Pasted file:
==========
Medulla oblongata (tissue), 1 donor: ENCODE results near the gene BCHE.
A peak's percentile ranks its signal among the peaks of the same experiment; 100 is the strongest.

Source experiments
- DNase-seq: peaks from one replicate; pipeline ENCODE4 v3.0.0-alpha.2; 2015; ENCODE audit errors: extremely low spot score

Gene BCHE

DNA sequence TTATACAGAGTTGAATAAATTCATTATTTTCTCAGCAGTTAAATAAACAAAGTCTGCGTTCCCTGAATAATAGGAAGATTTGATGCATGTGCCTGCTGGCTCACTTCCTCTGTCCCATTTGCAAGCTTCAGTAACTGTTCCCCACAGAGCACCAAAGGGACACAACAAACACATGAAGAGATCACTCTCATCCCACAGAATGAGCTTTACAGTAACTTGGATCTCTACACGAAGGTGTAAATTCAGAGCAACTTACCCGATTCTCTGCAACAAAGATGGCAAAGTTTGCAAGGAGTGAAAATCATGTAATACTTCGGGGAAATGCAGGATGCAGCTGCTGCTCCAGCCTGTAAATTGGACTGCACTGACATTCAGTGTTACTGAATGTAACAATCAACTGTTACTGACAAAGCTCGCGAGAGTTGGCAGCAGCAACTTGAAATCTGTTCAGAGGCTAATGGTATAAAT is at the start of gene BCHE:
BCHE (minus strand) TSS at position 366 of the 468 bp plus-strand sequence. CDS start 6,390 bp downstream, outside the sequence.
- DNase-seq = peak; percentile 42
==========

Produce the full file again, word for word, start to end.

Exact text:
Medulla oblongata (tissue), 1 donor: ENCODE results near the gene BCHE.
A peak's percentile ranks its signal among the peaks of the same experiment; 100 is the strongest.

Source experiments
- DNase-seq: peaks from one replicate; pipeline ENCODE4 v3.0.0-alpha.2; 2015; ENCODE audit errors: extremely low spot score

Gene BCHE

DNA sequence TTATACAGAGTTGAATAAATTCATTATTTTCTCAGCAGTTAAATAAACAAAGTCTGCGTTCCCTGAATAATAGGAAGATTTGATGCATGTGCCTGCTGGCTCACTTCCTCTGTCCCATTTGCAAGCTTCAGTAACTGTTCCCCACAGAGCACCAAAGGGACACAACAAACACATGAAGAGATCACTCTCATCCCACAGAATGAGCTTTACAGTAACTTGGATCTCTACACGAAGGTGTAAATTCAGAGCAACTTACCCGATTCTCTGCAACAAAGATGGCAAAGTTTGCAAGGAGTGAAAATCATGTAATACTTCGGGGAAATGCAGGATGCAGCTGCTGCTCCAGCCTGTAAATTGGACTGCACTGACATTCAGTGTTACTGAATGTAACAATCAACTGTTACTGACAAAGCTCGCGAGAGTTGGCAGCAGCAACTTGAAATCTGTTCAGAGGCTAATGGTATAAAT is at the start of gene BCHE:
BCHE (minus strand) TSS at position 366 of the 468 bp plus-strand sequence. CDS start 6,390 bp downstream, outside the sequence.
- DNase-seq = peak; percentile 42